The Lacto-fermentation, brought on through lactobacillus, gives fermented foods and drinks their signature tangy and sour taste and creates probiotics that aid in digestion.
In addition to the health benefits, the fermentation process can also extend the shelf life of foods. It has even been shown to increase the availability of the vitamins and minerals contained in certain foods.
Fermented foods promote beneficial gut bacteria and help maintain a healthy digestive system.
The most common reaction to fermented foods is bloating and increased gas. It is smart to start eating only 1 -2 tablespoons of fermented food daily and work your way up.
Sauerkraut is known to be high in histamine. If you have histamine intolerance, then it is wise to avoid eating it. (source)
The downside of the fermentation process is that it can lead to contamination. The process is a slow one, and it requires a lot of oversight.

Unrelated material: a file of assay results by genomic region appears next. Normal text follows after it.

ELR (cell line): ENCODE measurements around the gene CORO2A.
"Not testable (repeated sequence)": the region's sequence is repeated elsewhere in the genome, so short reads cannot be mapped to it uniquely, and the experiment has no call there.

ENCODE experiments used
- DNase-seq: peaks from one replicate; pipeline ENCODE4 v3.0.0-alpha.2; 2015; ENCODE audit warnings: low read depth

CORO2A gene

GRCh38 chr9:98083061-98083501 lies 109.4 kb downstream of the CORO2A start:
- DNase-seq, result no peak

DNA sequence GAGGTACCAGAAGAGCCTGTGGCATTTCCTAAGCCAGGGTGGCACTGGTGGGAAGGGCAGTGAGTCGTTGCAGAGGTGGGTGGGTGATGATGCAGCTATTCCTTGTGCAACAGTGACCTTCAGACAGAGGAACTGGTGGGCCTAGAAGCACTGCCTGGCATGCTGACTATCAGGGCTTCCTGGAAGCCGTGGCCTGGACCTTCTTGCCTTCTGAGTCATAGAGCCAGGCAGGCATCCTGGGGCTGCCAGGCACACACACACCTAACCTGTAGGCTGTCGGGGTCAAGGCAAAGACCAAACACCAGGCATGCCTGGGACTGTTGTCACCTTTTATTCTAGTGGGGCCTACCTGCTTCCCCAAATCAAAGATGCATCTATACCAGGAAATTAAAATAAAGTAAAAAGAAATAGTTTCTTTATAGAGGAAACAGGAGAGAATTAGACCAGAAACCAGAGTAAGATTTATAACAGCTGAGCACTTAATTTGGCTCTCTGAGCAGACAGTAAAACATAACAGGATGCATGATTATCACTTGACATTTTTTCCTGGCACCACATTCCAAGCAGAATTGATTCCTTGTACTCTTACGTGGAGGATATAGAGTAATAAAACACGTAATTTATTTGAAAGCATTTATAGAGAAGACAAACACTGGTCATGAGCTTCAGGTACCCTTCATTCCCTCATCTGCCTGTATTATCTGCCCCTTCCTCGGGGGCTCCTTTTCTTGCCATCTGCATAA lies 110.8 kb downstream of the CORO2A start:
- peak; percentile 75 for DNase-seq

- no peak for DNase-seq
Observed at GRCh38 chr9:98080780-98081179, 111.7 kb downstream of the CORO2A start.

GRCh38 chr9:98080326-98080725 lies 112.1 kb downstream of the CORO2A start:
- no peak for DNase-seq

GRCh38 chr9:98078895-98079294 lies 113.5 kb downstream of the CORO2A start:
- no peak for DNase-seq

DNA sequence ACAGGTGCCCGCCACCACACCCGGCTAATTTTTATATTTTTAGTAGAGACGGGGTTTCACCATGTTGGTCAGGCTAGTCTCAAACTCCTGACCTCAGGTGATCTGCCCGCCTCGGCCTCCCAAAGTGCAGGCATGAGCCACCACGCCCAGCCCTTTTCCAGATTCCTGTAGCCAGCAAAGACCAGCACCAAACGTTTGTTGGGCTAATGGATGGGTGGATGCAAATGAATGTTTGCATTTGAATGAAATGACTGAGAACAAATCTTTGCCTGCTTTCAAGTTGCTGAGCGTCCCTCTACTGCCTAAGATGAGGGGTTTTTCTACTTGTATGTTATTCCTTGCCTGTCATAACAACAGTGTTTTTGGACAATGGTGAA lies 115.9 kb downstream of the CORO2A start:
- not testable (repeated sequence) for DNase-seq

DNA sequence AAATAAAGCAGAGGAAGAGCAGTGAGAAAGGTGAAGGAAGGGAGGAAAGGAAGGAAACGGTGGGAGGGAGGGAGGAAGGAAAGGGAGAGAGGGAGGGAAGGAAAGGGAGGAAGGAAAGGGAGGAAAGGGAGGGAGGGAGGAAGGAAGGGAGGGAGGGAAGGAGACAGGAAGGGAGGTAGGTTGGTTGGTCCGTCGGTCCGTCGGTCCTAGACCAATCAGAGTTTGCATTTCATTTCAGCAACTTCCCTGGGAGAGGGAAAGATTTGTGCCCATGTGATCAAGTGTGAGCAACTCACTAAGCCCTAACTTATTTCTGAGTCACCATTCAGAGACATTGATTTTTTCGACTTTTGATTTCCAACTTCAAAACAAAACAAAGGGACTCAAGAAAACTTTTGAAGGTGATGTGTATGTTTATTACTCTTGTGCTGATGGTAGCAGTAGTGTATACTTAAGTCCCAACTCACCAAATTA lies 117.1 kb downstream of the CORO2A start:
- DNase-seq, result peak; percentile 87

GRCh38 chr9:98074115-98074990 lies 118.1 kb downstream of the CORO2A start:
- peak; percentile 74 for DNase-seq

Although extremely rare, poorly fermented foods have been known to lead to cases of botulism.
If you are planning to try fermenting foods in your own kitchen, it is important to ensure you follow instructions to a tee to avoid contamination.
What foods can be fermentation?
You may not even know that some of the most popular foods are fermented. Foods such as kimchi, miso, and yogurt are all fermented foods.
Root vegetables such as beets and carrots can also be fermented. Even meat can be fermented. The end product of fermented meat is more commonly known as salami.
If you want to extend the life of some vegetables, cheese, meat, or even eggs, pickling and fermenting are great ways to do that.
Both are excellent methods of preserving food that has been used for ages.
They both result in an end product that contains electrolytes which can aid the body in recovery after a tough workout.
However, fermentation offers the added benefits of gut-healthy probiotics and enzymes that aid digestion.
It can even increase the bioavailability of some nutrients. If you have a garden full of fresh vegetables, or even if you just got a great deal in the produce section, you may want to consider experimenting with one or both of these methods.